June 19, 2024

Mike Johnson was a few months away from assuming elected office in late 2014 when he was confronted with an impassioned appeal by the man he would later pay tribute to in his first speech as House speaker: his father Patrick.

The elder Johnson, a former firefighter in the Louisiana city of Shreveport, had survived a near fatal industrial explosion when Mike was 12 years old, a defining event in both men’s lives. He had just joined a local community environmental group, working to fight against US government plans to burn – in the open air – over 15m pounds of toxic munitions. It had thrust Patrick and his future wife Janis Gabriel on to the frontlines of Louisiana environmental advocacy.

As authorities were on the verge of approving the “open burn”, which would have sent vast quantities of known carcinogens into the air, Patrick and Janis turned to the most influential person they knew.

Then an ambitious, rightwing constitutional lawyer, Mike Johnson would in a matter of weeks fill the vacancy for Louisiana’s eighth state legislative district – whose borders are just 20 miles from Camp Minden, a military base where the illegal munitions dump – the largest in US history – was located. A small amount of the munitions had spontaneously exploded two years before, causing a 4-mile blast radius.

The pair drove to Mike Johnson’s legal offices in the late morning, Gabriel recalled, and Patrick Johnson explained to his son the immediate environmental and health dangers the toxic dump posed, not only to residents in the immediate vicinity but to members of the Johnson family living in the region.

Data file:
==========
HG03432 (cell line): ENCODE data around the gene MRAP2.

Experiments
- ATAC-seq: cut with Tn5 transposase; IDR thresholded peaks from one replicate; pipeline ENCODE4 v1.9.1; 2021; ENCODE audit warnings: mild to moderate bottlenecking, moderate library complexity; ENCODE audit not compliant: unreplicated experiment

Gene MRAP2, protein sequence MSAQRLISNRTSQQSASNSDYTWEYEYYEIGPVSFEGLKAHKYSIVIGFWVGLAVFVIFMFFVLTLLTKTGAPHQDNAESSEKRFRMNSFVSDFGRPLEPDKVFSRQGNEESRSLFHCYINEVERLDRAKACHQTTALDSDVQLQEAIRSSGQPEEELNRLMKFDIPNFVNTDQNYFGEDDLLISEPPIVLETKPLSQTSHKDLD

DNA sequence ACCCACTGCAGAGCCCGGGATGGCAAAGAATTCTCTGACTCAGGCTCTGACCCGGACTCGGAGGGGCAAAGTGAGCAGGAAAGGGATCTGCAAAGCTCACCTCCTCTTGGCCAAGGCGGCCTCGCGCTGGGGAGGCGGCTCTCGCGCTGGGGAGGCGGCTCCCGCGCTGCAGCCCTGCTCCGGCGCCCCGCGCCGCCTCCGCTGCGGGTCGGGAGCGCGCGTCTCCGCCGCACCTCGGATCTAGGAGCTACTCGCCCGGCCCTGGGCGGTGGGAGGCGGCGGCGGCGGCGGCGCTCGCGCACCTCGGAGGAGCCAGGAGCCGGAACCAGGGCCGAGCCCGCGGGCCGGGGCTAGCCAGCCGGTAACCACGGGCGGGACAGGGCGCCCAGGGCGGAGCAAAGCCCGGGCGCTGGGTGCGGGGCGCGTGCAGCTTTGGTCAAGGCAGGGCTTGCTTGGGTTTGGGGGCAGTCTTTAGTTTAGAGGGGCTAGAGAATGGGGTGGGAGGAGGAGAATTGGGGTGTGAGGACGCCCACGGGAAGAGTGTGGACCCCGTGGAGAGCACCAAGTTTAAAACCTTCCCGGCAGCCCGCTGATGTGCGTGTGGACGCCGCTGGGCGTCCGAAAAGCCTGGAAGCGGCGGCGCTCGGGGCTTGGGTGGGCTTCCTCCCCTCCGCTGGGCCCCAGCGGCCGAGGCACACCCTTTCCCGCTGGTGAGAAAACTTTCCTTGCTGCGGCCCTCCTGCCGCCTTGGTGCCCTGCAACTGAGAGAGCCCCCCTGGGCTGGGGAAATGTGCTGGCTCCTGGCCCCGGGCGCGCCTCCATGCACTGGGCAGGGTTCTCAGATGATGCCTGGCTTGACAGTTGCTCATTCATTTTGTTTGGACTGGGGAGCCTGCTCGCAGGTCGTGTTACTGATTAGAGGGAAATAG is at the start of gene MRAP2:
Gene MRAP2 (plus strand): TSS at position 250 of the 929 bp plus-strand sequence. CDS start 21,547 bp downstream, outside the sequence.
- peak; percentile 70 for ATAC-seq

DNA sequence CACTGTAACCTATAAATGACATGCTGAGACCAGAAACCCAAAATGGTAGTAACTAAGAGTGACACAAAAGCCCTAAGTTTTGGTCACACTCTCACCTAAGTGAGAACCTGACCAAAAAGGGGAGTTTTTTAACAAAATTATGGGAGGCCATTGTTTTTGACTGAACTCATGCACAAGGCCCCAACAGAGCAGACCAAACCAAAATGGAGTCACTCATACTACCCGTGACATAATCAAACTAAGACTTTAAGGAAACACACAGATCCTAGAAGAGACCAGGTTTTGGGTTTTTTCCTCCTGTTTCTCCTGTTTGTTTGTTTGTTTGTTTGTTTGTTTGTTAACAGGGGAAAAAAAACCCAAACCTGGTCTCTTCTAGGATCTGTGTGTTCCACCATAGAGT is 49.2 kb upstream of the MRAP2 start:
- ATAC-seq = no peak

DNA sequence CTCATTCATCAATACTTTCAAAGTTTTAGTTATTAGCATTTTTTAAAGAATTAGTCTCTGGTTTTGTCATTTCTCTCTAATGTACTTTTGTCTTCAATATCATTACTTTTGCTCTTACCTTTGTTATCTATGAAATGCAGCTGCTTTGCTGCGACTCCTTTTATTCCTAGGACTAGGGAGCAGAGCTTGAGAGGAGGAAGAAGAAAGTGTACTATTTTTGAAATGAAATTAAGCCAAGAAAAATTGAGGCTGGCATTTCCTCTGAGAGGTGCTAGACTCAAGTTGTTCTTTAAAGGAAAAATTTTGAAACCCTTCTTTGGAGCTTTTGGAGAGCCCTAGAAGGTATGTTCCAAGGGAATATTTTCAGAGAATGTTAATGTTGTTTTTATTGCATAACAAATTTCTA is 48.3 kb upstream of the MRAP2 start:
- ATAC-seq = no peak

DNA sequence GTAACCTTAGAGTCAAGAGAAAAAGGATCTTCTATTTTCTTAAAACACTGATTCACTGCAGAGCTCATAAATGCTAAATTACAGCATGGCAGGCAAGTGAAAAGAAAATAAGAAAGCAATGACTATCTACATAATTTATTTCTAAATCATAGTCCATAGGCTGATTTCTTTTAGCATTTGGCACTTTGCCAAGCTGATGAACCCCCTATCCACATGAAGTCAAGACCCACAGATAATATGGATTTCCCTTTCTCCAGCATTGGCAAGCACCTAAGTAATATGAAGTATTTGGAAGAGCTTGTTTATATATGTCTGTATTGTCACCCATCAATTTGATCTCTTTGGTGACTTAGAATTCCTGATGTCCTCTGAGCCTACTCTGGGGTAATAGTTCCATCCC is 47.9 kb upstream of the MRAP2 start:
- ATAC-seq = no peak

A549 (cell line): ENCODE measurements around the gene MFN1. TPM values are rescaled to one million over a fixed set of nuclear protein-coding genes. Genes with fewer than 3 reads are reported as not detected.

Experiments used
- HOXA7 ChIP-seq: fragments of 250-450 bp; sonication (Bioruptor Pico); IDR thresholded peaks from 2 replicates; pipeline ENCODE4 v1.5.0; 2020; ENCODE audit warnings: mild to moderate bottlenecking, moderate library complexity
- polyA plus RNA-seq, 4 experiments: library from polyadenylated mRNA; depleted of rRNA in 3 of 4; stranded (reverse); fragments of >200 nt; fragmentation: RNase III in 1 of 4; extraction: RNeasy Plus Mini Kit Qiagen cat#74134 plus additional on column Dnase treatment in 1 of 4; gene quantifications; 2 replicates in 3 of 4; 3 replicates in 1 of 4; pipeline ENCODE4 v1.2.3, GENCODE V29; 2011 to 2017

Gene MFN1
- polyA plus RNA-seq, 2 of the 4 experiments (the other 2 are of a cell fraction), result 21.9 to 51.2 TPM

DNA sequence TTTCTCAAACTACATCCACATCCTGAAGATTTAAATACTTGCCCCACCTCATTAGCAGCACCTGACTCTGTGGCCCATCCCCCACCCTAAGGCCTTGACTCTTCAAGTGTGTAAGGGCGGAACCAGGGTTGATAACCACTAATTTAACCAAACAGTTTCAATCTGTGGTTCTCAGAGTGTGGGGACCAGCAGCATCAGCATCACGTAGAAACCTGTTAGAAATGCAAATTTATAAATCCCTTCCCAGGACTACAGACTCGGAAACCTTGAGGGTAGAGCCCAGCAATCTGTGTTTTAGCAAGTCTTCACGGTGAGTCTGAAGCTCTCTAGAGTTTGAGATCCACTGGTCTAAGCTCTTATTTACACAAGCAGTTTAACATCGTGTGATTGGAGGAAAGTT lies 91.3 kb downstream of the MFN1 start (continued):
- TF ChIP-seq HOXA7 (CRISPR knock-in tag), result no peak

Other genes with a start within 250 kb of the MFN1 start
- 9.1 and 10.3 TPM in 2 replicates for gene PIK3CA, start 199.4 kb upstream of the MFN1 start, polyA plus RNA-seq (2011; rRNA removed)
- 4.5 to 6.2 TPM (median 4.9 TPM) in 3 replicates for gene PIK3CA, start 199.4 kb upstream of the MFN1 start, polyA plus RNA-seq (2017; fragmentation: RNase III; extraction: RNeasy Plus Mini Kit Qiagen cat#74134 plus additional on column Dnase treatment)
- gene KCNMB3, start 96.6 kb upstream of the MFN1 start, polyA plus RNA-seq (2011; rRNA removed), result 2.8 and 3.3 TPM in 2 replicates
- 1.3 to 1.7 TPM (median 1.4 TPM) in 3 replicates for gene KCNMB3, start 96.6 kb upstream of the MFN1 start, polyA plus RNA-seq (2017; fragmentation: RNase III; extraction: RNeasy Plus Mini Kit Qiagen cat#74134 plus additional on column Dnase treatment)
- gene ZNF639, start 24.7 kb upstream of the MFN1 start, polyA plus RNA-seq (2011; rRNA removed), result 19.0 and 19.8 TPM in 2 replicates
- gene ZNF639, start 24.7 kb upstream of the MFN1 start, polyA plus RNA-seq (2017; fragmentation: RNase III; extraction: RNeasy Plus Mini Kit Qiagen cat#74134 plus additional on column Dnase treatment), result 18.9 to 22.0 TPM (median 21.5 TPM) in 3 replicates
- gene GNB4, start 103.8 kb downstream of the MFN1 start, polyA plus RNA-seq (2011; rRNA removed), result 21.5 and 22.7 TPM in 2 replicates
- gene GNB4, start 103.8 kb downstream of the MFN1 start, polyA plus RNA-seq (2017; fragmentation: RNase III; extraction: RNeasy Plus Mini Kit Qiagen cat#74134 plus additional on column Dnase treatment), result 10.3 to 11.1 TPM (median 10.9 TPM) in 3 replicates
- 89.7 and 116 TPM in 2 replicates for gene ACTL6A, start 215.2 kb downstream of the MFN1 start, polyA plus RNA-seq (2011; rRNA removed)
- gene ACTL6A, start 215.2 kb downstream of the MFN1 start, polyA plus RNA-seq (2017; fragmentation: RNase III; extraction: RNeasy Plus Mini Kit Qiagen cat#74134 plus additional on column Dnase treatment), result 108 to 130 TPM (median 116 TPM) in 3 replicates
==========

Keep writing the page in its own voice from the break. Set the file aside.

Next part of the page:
“His father and I went to him and said: ‘Mike you need to get involved in this, this is really important. Your family really lives at ground zero,’” Gabriel said in an interview with the Guardian. “We basically begged him to say something, to someone, somewhere.”

A terse back and forth followed, she said.

“He just wasn’t interested,” Gabriel said. “He had other things to do. He was never interested in environmental things.”

The couple left deeply disappointed.

“It just blew my mind that he wouldn’t give five minutes of his time to the effort,” she said. “He basically shut us down.”

A spokesperson for Johnson said he “disputes this characterization as described” but did not respond to an invitation to elaborate further.

Gabriel, 72, has thought about this failed appeal to Johnson repeatedly in recent months, ever since he was thrust from relative obscurity to the US House speakership in October.

Janis Gabriel poses for a portrait on Monday, Dec. 11, 2023.
Janis Gabriel, the wife of Mike Johnson’s late father, said of the House speaker: ‘He was never interested in environmental things.’ Photograph: Rachel Woolf/The Guardian

A denier of climate science, Mike Johnson has spoken about how his evangelical faith has shaped his political worldview. According to a broad examination of his past statements, Johnson’s anti-climate advocacy often bears the hallmarks of a Christian fundamentalism linked to creationism.

Louisiana’s fourth congressional district, which includes Camp Minden, has long voted staunchly Republican, but many residents still hold deep concerns about pollution and the climate crisis. In a year the district experienced record heat and a number of climate-related disasters, some say their representative in Washington, who is now second in line to the presidency, is fundamentally failing them.

Mike Johnson’s views on climate change became publicly apparent in 2017, just five months into his first term in the US Congress. Asked how he felt about the climate crisis by a constituent at a rowdy town hall meeting in Shreveport, Johnson launched into a critique of climate change data, saying he had also seen “the data on the other side”.